Negatives: Tapestry is not designed to do anything other than observations and learning journals.

Summary: Excellent for observations and partnership with parents, but may not be the right system for childminders looking for additional features.

Baby’s Days

Cost: This is the most expensive system, at £108.99 per year or £119.88 if you choose the monthly subscription option. You cannot cancel your subscription within the first 12 months. (Please note these costs are no longer accurate, it now costs £118 per year or £143.88 if you pay monthly.  Both options have a £11.99 set up fee.  It is unclear if you’re tired in for 6 months or 12 months as the information varies depending on which page on the website you look at.)

Features: However, it also has the most comprehensive features. Some childminders may find that they only want to use a few of the available features, whilst for others the system may completely replace any written paperwork. The list of features on the website includes: Policies, Permissions, Contracts, Diaries, Menus, Progress, 2 Year Progress Check, Statistics, Bookkeeping, Invoices, Expenses, Short Term and Medium Term Planning, Next Steps, Observations, Individual Learning Plans, Attendance Registers, Risk Assessments, Daily Check List, Fire Drills, Fire Plans, Occupancy Levels, Medical section incorporating Short and Long Term Medications, Accidents, incidents & Existing Injuries and Concerns, Temperatures, Photograph Galleries, Newsletters, QuickMessages, Audio clips, complete Parental Access allowing your parents to view their children’s data and photographs and more.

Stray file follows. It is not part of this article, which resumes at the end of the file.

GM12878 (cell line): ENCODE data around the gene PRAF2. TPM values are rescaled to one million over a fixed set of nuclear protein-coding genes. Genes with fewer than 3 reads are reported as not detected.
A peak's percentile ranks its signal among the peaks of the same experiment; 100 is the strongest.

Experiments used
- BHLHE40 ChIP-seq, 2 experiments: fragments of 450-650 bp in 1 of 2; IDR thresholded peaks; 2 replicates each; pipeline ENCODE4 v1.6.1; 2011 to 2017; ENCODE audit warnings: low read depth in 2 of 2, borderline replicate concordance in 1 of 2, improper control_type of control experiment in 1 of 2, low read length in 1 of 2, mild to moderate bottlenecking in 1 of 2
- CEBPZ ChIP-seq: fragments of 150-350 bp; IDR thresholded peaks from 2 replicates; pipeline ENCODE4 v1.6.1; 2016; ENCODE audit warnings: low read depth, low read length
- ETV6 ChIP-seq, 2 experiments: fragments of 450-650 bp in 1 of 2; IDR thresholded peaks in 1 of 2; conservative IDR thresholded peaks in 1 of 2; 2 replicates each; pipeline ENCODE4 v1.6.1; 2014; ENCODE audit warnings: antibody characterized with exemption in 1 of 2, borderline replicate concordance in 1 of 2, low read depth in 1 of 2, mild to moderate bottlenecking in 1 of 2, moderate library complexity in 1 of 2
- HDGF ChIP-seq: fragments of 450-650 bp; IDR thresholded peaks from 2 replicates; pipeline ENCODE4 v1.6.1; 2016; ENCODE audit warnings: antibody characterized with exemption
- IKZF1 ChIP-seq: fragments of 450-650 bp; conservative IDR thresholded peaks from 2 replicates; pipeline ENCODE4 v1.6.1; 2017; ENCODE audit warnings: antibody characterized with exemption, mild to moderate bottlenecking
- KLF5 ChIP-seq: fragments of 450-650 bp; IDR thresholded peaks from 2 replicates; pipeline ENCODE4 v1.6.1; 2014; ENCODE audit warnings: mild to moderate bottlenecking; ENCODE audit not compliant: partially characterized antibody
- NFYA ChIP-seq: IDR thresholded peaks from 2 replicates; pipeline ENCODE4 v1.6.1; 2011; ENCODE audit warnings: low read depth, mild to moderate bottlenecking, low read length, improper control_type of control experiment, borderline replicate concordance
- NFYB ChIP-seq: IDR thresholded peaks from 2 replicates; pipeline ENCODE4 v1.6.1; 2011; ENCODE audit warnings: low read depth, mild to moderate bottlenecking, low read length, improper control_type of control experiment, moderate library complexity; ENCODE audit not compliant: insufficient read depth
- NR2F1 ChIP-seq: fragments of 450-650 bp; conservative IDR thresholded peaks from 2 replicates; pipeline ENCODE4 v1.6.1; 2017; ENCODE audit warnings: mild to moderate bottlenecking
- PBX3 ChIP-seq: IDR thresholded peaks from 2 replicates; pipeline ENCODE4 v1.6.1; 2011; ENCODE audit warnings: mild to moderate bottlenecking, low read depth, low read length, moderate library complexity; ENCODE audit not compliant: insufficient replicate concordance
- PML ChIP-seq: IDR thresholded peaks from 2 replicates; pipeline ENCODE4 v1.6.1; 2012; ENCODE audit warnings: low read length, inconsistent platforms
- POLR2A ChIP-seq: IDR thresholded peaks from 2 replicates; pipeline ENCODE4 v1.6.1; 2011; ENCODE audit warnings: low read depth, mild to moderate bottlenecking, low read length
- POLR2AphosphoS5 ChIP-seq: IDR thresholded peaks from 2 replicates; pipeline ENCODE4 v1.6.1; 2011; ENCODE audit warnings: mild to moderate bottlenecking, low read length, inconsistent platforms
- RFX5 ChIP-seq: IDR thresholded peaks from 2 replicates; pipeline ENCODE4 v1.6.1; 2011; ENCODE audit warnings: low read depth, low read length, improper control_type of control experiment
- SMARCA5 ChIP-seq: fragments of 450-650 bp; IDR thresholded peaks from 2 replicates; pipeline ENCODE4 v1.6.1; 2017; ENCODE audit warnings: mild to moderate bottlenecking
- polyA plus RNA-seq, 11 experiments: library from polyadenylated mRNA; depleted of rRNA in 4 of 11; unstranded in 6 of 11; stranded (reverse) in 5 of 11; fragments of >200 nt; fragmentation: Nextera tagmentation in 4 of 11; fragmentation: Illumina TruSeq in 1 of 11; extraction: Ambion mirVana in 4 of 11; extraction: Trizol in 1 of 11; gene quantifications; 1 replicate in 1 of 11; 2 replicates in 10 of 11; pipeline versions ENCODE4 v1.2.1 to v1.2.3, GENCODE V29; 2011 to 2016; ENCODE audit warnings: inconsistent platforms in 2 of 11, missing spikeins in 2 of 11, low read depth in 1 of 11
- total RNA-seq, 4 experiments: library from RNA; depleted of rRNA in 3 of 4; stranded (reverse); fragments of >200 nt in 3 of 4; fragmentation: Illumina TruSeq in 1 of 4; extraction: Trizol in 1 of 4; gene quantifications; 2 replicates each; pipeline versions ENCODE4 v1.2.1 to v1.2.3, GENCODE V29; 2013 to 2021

Security: The website provides lots of details about how the data is kept secure. Their servers are in the UK at a ISO 27001 certified data centre. Information about data backup and their data protection registration with ICO is also available.

***The link to the independent security assessment has been removed after I received a phonecall on my private mobile number threatening legal action if I did not remove the information within 1 hour. I received a further 20 missed calls within that hour and then a call on my home phone number, demanding that I remove all mention of the company and issue a public apology, which I refused to do.***

Usability: In my opinion, the layout is cluttered and confusing. The complexity of the system means that it can take a long time for practitioners to be confident in using it. I found the parents’ side of the website less engaging than some of the other systems. There is a support ticket system and help videos are available for each section of the site.

Apps: There is no app available at the moment. The site can be used on tablets but is fiddly on phones.

Positives: New features are added regularly. Some childminders may find the next steps, individual learning plans, short term plans and medium term plans useful.

Negatives: As far as I can tell, each area of learning has to be printed separately rather than in traditional learning journey style with chronological observations and photographs. Personally I prefer an informal scrapbook-style format with photos and notes to engage parents, rather than progress statistics and tables. Many users seem to have problems with emails being blocked or placed into junk/spam folders.

The Baby’s Days response is that the problem is due to the email providers, and that users should use Gmail and check their spam folder, but personally I don’t find that to be an acceptable solution.

Apparently there are also issues with certain browsers. I have designed a few websites and in my opinion it is the developer’s responsibility to test and ensure that their site is compatible with all major browsers, rather than suggesting that users are responsible for using a certain browser.

Summary: This system can replace almost all paperwork.”